Government Negotiating Tactics May be Leading to a Breakdown

The following is a statement from Walter Cullen, UNITE’s Regional Co-ordinating Officer.

UNITE is extremely concerned at the conduct of the negotiations to date:

1.            The Government has announced that if they do not get a deal, they will act unilaterally by legislating cuts in wages and working conditions.  This ‘deal’ means €1 billion cuts in the public sector.  This coercive pre-condition has completely undermined the ability of trade union negotiators to represent their members.  Management has made it clear that if it does not get what it wants at the table, they will walk away and take what they want anyway.  In such circumstances, there is no prospect of ‘good-faith’ negotiations.  If the Government were truly intent on reaching an agreement which satisfies both parties, it would remove this pre-condition from the table.  But this is not likely.

2.            The Government has made it absolutely clear that they are not interest in discussing or even hearing alternative proposals on how to achieve savings in the public sector.  They are only interested in payroll cuts.  The 300,000 public sector workers are fully aware of the deficits in public services and have demonstrated this by the non-pay savings and efficiencies that have been delivered over the lifetime of the current agreement.  It appears that achieving further efficiencies and structural reform is not something management are interested in, which demonstrates an amazing indifference to public sector reform.  No one should be in any doubt – the ongoing negotiations have nothing to do with creating high-quality, cost-efficient public service delivery systems.  This is about cutting people’s incomes.  Reform doesn’t even feature at the talks.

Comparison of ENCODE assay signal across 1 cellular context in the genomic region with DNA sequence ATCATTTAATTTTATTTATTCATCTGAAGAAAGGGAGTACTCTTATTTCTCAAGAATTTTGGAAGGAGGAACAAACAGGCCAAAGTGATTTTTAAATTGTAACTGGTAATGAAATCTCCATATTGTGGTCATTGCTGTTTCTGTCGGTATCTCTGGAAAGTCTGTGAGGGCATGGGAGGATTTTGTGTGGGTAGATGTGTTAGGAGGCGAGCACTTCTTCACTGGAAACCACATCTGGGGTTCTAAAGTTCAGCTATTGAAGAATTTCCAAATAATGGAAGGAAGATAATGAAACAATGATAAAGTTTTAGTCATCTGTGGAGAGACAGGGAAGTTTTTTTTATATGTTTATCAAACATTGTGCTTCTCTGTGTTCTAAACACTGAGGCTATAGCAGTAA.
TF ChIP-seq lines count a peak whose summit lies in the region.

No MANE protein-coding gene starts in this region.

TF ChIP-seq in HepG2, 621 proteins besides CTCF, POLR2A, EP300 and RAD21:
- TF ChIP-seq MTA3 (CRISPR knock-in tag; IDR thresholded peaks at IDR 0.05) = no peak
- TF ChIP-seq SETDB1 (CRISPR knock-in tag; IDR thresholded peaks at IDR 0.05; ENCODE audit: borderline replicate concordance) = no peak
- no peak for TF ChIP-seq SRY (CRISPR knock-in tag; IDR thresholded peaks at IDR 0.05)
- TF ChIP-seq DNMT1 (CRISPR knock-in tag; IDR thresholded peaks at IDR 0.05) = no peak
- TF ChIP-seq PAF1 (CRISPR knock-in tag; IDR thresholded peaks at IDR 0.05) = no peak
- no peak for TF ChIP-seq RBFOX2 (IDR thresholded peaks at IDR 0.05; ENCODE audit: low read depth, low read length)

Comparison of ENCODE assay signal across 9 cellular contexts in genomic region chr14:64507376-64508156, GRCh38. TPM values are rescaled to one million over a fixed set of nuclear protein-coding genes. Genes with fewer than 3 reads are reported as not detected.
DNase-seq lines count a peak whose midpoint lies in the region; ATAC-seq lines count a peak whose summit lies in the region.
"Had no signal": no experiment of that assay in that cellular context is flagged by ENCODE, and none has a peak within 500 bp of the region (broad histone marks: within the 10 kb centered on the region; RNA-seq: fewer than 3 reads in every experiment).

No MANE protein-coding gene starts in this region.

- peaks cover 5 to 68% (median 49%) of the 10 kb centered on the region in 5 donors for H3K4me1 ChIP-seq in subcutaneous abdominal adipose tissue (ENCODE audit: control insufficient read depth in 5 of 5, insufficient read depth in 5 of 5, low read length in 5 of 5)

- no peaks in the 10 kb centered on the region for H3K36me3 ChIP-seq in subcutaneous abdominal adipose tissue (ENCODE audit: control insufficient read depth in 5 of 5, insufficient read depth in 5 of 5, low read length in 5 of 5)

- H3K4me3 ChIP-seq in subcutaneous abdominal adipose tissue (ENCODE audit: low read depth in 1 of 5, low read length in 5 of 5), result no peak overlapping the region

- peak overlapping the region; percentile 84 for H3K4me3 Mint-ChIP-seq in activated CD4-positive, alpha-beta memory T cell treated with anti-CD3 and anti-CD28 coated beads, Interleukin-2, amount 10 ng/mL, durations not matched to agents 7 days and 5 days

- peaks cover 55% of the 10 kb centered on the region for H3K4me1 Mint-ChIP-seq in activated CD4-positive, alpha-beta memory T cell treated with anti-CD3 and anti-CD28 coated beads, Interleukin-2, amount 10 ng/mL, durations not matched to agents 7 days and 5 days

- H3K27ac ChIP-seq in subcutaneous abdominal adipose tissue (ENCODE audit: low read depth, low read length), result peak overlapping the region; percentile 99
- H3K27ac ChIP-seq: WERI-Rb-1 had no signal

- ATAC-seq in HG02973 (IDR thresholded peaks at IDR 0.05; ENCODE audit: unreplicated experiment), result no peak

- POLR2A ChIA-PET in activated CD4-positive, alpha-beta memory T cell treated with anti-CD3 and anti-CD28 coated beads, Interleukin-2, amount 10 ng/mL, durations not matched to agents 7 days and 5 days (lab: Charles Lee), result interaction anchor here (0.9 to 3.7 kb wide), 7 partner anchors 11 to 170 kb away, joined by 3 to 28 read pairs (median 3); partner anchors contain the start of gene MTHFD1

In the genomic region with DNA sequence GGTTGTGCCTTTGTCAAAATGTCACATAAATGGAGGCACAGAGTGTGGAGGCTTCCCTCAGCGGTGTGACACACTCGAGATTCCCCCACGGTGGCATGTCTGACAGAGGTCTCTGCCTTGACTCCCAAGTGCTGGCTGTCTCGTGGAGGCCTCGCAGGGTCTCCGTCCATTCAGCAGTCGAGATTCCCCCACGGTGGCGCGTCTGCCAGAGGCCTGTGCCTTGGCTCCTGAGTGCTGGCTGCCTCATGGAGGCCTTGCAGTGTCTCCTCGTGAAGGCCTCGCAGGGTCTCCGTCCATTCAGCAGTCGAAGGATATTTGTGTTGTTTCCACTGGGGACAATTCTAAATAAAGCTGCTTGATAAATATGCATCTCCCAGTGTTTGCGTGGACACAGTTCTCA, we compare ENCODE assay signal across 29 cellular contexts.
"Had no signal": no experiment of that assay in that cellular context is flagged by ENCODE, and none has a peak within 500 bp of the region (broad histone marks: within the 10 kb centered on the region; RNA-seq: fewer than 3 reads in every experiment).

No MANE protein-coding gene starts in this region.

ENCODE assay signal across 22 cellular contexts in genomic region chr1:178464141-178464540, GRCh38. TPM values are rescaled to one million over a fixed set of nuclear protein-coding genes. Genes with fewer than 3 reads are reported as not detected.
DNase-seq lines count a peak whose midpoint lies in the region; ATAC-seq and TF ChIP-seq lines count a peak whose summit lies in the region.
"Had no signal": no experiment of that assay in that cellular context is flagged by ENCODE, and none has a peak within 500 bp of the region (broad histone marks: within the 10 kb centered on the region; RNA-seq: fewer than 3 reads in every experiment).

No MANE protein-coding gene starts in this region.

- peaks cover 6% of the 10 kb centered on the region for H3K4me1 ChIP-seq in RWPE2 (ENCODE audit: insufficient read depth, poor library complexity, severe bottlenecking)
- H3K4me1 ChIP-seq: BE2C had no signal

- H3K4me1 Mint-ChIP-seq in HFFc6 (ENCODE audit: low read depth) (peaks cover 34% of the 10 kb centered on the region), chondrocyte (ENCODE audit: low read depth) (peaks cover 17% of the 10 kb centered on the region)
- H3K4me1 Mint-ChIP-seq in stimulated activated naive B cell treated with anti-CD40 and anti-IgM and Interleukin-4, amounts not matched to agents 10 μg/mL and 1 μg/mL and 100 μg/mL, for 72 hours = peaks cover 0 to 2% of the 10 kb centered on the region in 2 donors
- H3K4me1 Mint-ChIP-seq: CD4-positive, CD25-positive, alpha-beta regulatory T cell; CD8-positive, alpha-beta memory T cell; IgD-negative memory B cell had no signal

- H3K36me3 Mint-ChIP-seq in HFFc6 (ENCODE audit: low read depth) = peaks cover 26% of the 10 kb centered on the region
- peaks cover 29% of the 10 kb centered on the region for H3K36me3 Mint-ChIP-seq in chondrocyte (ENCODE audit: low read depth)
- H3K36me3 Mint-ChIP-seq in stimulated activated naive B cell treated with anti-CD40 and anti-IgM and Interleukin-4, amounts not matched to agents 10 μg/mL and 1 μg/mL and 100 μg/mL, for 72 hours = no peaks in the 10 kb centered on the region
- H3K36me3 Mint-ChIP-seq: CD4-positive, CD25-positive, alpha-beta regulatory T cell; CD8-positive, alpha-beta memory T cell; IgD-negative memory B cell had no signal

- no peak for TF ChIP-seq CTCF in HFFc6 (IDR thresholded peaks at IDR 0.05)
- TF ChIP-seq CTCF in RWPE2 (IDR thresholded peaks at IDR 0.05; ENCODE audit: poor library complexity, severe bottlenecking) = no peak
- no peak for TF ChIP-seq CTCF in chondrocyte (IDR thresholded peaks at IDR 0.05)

3.            The deadline for concluding the negotiations is the end of the month – only seven days away.  The Government has not presented all their proposals – and none of them in the detail needed to begin proper and informed negotiations.  Further, the Government has been slow to provide the information that trade union negotiators have requested – namely, information regarding the financial impact on public sector workers.  Under these conditions, the seven-day deadline is impossible to reach.  The Government knows this and this may explain their delaying tactics to date.  They may not be interested in reaching a consensus with workers’ representatives and may be happy enough to see the talks collapse so that they can do what they intended to anyway – cut wages by legislation.

UNITE has made two things clear:  (a) we will remain at the talks so that we can be in a position to protect our members; and (b) we have no mandate from our members to negotiate a cut in their living standards or working conditions.  We are ready to engage with the Government on how to create real, sustainable savings in public service delivery – savings that will increase the quality of those services.  However, the Government has made it clear they are not interested in such a discussion.

And that is where the real problem lies.

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